Dislocation of the patella generally results from a traumatic
event. It is most commonly due to a direct blow to the flexed knee.
Many patients may not notice the dislocation as it may spontaneously
reduce immediately after the injury. There are numerous theories
as to the predisposition, if any, to a patellar dislocation.1,2 This
condition is most common in adolescents and females.
The knee consists of the patellofemoral and the tibiofemoral
joints. The patellofemoral joint is a gliding joint. The patella
is an oval-shaped sesamoid bone that develops in the tendon of the
quadriceps muscle. It is attached to the quadriceps superiorly and
the tibial tuberosity inferiorly. The patella articulates between
the femoral condyles. It is held in place by the vastus medialis
muscle, the medial retinaculum, the medial and lateral patellofemoral
ligaments, and the patellotibial ligament.
The patella may dislocate in numerous directions (Figure 72-1).
Lateral dislocations are the most common type (Figure 72-2). The
patella usually dislocates laterally due to its asymmetrical shape and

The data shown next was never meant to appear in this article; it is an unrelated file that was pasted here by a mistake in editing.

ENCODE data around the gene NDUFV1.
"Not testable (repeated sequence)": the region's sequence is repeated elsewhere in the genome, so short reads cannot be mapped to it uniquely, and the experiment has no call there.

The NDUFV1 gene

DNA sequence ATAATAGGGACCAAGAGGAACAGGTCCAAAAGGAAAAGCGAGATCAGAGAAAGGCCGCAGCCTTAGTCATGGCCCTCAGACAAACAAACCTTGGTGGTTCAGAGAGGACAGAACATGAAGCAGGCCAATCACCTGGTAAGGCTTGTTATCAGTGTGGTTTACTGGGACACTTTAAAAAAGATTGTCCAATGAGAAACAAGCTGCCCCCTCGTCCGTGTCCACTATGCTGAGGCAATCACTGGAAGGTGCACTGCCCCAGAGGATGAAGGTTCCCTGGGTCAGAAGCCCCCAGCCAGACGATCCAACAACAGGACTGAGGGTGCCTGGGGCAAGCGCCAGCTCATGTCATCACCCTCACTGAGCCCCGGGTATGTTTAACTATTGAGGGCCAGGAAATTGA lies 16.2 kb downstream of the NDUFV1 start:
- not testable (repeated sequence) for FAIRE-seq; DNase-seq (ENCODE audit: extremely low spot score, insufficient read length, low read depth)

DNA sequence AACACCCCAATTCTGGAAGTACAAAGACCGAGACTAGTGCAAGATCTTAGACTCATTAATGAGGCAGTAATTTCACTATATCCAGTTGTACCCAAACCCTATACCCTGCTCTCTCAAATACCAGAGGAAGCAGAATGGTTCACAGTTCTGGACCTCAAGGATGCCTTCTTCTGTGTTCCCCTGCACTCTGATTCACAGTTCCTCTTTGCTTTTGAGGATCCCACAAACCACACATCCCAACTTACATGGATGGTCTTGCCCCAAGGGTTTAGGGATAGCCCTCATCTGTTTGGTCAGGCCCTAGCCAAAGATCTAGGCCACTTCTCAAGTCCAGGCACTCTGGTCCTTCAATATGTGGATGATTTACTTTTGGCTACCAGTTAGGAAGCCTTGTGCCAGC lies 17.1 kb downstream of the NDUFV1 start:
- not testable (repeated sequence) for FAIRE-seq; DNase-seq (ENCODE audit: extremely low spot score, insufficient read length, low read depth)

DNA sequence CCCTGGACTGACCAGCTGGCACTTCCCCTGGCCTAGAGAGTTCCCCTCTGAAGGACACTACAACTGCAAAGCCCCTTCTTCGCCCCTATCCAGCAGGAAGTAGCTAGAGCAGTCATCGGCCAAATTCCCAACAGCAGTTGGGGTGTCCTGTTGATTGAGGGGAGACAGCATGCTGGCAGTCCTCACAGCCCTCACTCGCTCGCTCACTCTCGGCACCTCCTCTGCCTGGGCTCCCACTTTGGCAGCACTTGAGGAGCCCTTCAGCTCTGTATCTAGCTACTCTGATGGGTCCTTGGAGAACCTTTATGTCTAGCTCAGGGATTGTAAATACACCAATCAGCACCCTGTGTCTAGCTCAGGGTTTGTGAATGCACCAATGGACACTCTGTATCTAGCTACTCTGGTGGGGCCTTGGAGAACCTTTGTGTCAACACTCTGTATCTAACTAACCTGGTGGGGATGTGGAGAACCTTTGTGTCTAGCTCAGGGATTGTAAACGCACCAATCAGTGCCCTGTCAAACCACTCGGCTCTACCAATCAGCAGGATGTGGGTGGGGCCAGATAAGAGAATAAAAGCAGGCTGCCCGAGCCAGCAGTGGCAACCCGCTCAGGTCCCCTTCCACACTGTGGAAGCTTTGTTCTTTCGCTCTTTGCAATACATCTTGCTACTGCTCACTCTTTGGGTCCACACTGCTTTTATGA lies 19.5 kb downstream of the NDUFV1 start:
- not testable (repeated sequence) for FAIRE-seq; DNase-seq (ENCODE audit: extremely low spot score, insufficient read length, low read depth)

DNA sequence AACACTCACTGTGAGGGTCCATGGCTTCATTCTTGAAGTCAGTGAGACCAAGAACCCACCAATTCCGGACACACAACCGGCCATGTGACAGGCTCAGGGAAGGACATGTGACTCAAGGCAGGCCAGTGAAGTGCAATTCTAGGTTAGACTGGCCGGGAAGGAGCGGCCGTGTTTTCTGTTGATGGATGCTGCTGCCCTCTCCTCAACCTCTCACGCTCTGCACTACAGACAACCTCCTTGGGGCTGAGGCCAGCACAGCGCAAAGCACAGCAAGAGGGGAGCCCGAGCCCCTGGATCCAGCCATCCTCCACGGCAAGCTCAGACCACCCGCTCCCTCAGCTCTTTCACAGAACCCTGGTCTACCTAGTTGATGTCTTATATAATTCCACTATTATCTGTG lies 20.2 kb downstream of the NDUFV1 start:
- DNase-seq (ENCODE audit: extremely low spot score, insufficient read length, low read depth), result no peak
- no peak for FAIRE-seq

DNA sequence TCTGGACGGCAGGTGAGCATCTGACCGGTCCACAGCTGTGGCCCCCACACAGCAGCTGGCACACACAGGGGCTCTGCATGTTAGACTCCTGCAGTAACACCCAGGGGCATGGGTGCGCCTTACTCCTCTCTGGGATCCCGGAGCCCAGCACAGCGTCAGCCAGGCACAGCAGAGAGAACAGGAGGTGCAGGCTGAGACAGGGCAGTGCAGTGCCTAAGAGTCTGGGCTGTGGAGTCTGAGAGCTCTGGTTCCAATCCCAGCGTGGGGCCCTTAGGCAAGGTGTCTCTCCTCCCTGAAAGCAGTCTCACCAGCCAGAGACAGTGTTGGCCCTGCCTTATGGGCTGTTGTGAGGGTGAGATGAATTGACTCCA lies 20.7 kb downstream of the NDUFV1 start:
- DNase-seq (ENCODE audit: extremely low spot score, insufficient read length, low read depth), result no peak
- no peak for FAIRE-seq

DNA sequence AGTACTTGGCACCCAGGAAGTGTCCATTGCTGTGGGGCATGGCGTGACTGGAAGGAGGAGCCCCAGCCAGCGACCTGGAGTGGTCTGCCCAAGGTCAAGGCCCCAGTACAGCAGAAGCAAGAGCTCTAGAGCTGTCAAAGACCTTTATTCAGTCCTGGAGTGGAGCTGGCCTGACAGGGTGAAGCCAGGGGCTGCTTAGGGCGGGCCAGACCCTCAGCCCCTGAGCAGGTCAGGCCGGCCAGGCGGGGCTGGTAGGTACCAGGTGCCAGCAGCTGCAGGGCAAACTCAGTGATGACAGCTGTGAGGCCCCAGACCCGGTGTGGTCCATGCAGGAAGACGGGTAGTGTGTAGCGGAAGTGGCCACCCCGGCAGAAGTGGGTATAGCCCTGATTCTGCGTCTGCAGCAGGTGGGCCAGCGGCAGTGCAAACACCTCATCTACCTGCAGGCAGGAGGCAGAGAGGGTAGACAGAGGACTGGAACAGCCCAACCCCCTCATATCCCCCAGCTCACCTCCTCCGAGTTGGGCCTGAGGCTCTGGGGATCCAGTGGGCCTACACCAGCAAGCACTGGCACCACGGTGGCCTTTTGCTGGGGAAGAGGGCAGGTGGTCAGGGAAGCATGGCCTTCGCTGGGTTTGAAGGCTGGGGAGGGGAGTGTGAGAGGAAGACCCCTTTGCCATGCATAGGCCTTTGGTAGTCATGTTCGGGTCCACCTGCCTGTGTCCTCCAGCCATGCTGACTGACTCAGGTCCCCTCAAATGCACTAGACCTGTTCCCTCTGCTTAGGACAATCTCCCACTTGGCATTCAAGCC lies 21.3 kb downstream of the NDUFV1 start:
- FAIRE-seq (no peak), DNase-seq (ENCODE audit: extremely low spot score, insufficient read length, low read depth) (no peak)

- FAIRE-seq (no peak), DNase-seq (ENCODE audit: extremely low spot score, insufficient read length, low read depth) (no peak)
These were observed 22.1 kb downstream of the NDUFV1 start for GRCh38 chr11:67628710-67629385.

the normal upward and lateral pull of the quadriceps muscle. The
patella may also dislocate superiorly, medially, and intraarticularly
in rare instances.3,4
Types of patellar dislocations.
Anatomy of a lateral patellar dislocation. A. Anteroposterior view. B. Lateral view.
The clinical determination of a lateral patellar dislocation
is usually simple and quite obvious (Figure 72-3). The knee is held
in partial flexion. The patella can be seen and palpated on the
lateral surface of the knee. This may be accompanied by edema and/or
ecchymoses over the anterolateral knee.
The lateral patellar dislocation. The presentation is
often clinically dramatic. (Photograph courtesy of Dr. Robert R.
Pain over the parapatellar ligaments may be the only clinical
sign in patients whose patellar dislocation has spontaneously reduced.
The physical examination usually reveals mild edema in the parapatellar
recesses. There is often laxity in the tendons and ligaments surrounding
the patella. A patellar apprehension test is generally positive.
The knee joint is usually stable.
The pathophysiology of this dislocation may include abnormalities
secondary to malalignment, laxity, and hyper-elasticity of the joint.
Osteochondral fractures are common but seen only on arthroscopy.1,2,5 Magnetic
resonance imaging, bone scans, and arthroscopy are considerations
for further evaluation and diagnosis of the patellofemoral joint
by the Orthopedic Surgeon.
Pre-reduction radiographs should be obtained to document patellar
fractures or other bony abnormalities prior to the reduction. Radiographs
may also be used to identify a foreign body if abrasions or lacerations
are present over the ...